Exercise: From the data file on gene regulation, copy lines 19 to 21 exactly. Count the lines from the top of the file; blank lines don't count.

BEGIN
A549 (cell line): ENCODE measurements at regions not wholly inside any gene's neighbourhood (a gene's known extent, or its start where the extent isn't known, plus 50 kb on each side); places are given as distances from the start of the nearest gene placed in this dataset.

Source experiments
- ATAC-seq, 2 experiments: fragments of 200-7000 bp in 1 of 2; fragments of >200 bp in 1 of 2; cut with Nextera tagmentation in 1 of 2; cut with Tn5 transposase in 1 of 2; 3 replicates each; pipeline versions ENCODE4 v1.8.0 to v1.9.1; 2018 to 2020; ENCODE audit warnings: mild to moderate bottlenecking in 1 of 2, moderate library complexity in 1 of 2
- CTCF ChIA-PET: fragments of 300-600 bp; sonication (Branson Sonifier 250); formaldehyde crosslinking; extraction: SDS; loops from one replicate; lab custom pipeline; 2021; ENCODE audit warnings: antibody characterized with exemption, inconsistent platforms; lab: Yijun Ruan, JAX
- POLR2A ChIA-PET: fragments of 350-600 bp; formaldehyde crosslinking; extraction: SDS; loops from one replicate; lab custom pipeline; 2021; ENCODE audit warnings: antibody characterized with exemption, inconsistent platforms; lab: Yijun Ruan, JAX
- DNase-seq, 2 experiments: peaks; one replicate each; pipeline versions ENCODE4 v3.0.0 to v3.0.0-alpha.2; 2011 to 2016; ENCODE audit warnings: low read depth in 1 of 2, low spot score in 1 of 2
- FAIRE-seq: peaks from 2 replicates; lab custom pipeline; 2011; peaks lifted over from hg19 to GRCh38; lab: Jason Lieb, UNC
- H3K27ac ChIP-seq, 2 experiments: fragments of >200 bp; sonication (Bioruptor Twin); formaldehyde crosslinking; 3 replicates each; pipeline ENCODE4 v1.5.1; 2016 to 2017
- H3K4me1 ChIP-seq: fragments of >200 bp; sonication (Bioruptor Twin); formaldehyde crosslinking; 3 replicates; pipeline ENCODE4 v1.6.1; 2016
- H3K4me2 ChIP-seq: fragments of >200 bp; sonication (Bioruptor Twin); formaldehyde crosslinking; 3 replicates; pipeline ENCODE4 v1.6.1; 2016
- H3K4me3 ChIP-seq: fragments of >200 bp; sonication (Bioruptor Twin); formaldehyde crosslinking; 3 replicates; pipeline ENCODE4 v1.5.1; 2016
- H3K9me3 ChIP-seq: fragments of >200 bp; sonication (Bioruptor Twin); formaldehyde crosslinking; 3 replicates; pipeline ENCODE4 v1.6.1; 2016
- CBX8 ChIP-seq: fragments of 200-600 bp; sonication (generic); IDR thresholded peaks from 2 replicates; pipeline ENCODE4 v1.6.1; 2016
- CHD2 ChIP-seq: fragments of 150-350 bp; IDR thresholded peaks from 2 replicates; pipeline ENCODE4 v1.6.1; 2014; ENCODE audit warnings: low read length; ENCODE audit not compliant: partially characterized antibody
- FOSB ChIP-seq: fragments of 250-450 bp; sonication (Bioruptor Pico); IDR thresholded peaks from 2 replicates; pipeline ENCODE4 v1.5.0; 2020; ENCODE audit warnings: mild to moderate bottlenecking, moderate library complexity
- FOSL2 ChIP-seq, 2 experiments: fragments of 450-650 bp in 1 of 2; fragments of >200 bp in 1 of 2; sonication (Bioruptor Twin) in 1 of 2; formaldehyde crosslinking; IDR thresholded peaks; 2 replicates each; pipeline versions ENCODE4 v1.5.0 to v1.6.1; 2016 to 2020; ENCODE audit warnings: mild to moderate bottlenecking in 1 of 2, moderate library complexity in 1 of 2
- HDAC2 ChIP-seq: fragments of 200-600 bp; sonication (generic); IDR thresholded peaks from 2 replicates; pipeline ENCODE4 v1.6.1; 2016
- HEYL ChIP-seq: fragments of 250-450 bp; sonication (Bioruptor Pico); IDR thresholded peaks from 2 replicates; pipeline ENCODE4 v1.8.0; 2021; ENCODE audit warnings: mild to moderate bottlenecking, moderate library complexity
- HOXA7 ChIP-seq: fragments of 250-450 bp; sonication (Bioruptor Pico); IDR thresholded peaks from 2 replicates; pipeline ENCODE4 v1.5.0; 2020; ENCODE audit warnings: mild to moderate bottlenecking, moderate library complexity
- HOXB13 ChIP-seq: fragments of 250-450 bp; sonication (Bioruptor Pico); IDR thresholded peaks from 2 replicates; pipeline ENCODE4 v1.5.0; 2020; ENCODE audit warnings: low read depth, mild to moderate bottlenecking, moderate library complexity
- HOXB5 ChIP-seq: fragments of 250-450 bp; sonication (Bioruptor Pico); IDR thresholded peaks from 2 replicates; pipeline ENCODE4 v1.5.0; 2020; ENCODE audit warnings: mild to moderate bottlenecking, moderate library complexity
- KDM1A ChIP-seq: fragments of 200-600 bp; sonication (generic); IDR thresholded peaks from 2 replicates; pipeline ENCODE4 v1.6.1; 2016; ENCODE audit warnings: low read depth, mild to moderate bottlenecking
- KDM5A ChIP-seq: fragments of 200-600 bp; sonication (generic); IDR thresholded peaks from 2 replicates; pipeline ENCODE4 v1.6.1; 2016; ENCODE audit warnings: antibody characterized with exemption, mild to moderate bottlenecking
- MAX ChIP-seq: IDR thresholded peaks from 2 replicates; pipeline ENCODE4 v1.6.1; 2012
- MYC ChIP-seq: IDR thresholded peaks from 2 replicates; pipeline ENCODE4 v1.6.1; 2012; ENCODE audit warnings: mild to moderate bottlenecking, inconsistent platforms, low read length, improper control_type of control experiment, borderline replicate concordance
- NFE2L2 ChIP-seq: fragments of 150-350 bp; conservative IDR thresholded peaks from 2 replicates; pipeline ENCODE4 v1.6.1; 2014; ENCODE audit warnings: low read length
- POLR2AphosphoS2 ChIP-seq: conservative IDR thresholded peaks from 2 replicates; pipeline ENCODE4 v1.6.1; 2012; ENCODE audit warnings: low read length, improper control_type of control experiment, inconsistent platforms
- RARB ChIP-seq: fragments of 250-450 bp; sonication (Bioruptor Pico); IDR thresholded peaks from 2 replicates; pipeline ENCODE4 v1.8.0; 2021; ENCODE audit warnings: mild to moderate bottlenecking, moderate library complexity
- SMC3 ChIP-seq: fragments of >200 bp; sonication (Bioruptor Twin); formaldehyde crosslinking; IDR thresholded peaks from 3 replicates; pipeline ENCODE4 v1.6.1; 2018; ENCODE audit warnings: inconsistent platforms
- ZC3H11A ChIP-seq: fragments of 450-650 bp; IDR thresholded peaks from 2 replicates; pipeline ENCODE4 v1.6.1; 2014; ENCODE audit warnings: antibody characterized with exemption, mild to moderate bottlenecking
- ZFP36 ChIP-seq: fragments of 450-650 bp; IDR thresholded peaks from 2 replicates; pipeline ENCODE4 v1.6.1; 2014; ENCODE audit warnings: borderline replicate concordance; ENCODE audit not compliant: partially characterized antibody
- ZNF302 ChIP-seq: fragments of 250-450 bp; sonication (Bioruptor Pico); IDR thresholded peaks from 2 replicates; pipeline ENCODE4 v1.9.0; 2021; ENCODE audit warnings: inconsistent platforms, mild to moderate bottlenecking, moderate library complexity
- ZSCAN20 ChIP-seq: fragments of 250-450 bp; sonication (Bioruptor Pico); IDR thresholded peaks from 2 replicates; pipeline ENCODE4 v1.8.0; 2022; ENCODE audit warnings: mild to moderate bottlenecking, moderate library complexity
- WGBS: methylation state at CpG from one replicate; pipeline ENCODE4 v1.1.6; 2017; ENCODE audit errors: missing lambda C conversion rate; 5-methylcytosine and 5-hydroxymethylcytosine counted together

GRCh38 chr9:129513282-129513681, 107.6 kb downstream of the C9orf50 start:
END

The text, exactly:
- HOXA7 ChIP-seq: fragments of 250-450 bp; sonication (Bioruptor Pico); IDR thresholded peaks from 2 replicates; pipeline ENCODE4 v1.5.0; 2020; ENCODE audit warnings: mild to moderate bottlenecking, moderate library complexity
- HOXB13 ChIP-seq: fragments of 250-450 bp; sonication (Bioruptor Pico); IDR thresholded peaks from 2 replicates; pipeline ENCODE4 v1.5.0; 2020; ENCODE audit warnings: low read depth, mild to moderate bottlenecking, moderate library complexity
- HOXB5 ChIP-seq: fragments of 250-450 bp; sonication (Bioruptor Pico); IDR thresholded peaks from 2 replicates; pipeline ENCODE4 v1.5.0; 2020; ENCODE audit warnings: mild to moderate bottlenecking, moderate library complexity